In terms of time, it's not necessarily in the future.
It's in the future-of-the-past. The event of the lion next going for a walk is an event that can take place any time between the past event of her making that decision, and what is still the future. It could be tomorrow, but if the lion decided this last week, then that walk could have been yesterday.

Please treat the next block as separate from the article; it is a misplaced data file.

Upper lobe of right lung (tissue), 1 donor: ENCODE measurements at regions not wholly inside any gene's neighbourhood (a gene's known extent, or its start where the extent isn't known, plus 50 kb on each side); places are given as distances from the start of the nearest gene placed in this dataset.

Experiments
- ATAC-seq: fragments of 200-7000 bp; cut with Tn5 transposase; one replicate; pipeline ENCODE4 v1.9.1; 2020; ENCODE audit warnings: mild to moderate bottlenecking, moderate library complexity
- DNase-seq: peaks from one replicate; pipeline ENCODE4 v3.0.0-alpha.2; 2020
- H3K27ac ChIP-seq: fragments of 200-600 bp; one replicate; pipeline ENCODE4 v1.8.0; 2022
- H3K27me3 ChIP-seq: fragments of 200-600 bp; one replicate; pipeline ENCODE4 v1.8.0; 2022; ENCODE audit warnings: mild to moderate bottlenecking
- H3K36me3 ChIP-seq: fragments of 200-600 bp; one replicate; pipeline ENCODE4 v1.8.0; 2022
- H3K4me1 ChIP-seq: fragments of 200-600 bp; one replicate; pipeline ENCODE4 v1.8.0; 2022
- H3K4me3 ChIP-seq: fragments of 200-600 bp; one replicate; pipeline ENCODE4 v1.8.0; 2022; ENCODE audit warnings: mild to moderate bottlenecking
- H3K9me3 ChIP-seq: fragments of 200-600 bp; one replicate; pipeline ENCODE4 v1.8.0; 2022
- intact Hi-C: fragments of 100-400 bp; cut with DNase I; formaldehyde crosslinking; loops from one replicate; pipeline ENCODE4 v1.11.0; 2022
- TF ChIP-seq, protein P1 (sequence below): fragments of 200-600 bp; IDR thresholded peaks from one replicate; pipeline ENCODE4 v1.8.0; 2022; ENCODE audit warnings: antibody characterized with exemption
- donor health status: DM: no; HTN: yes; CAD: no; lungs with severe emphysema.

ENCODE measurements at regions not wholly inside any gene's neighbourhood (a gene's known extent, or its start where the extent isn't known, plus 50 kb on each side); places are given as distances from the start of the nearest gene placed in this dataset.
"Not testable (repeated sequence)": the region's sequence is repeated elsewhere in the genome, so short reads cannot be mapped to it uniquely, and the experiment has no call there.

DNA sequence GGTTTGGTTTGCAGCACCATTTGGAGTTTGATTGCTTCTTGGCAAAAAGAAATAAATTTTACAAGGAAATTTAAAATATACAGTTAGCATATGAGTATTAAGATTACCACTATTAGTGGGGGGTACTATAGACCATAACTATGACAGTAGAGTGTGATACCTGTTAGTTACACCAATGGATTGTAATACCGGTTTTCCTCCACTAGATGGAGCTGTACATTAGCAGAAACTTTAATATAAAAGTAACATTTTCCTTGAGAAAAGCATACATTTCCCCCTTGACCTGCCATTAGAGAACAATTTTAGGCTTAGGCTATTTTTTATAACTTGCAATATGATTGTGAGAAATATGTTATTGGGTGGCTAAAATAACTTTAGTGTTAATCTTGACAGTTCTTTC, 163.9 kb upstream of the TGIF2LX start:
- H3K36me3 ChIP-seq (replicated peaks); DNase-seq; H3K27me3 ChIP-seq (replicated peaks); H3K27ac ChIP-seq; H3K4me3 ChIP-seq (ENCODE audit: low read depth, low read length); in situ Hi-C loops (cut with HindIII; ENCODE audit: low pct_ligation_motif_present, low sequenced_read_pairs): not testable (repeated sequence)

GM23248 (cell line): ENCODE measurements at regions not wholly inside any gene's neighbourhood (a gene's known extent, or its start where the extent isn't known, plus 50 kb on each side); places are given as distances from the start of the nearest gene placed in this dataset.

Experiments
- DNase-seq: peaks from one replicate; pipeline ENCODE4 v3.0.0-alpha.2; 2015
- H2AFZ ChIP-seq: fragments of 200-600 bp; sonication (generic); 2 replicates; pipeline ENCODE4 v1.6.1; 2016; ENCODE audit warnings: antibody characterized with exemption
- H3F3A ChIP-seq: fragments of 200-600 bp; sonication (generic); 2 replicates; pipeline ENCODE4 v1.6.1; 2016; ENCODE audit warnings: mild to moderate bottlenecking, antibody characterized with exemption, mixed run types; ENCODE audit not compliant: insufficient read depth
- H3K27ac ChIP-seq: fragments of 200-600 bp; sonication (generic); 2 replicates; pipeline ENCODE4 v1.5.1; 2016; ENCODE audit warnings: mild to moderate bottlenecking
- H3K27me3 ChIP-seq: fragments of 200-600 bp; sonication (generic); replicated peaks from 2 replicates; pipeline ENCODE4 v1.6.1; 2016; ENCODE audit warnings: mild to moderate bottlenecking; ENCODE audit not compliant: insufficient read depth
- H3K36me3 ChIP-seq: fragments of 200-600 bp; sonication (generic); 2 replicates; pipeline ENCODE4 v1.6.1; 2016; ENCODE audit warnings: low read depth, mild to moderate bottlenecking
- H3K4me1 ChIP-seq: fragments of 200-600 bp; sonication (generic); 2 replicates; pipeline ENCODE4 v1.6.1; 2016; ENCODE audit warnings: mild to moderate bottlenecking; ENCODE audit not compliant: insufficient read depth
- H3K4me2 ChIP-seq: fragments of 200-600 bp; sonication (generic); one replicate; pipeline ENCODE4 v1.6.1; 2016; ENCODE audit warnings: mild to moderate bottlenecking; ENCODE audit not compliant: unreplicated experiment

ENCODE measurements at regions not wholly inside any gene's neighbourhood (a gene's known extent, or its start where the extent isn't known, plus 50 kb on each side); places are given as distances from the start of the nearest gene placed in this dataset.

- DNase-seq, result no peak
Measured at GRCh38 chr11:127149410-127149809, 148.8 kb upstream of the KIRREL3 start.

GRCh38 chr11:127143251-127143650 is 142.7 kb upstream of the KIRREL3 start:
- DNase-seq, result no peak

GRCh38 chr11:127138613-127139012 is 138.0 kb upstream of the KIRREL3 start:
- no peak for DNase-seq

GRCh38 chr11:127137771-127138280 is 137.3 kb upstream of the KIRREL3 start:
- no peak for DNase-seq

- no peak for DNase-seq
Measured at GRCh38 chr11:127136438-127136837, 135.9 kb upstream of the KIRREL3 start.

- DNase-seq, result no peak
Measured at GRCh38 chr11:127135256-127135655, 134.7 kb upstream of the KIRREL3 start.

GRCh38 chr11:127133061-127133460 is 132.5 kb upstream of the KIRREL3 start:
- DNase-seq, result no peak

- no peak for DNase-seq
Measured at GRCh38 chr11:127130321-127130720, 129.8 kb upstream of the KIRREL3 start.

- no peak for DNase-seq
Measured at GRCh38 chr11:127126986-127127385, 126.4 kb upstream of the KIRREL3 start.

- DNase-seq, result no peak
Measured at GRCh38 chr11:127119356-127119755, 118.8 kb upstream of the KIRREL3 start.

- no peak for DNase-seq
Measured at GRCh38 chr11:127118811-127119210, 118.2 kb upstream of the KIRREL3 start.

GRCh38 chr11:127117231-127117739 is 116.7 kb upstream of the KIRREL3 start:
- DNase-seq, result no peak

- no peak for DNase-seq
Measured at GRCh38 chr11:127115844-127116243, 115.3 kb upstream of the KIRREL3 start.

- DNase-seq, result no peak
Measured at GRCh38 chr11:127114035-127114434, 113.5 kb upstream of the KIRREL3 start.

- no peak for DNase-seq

Since the superordinate clause is in the past tense, backshifting can bring the subordinate into the past too.
On the other hand, if we we had that clause in the present tense:
The lion with a thorn in her paw decided to wear sneakers the next time she goes for a walk in the jungle.
That suggests that this walk is asserted to still in the future. Backshifting isn't required for a statement about the present or future that still holds.